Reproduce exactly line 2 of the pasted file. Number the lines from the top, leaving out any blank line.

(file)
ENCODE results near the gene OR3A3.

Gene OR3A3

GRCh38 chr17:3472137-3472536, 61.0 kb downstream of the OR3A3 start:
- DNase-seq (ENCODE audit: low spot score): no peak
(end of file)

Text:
Gene OR3A3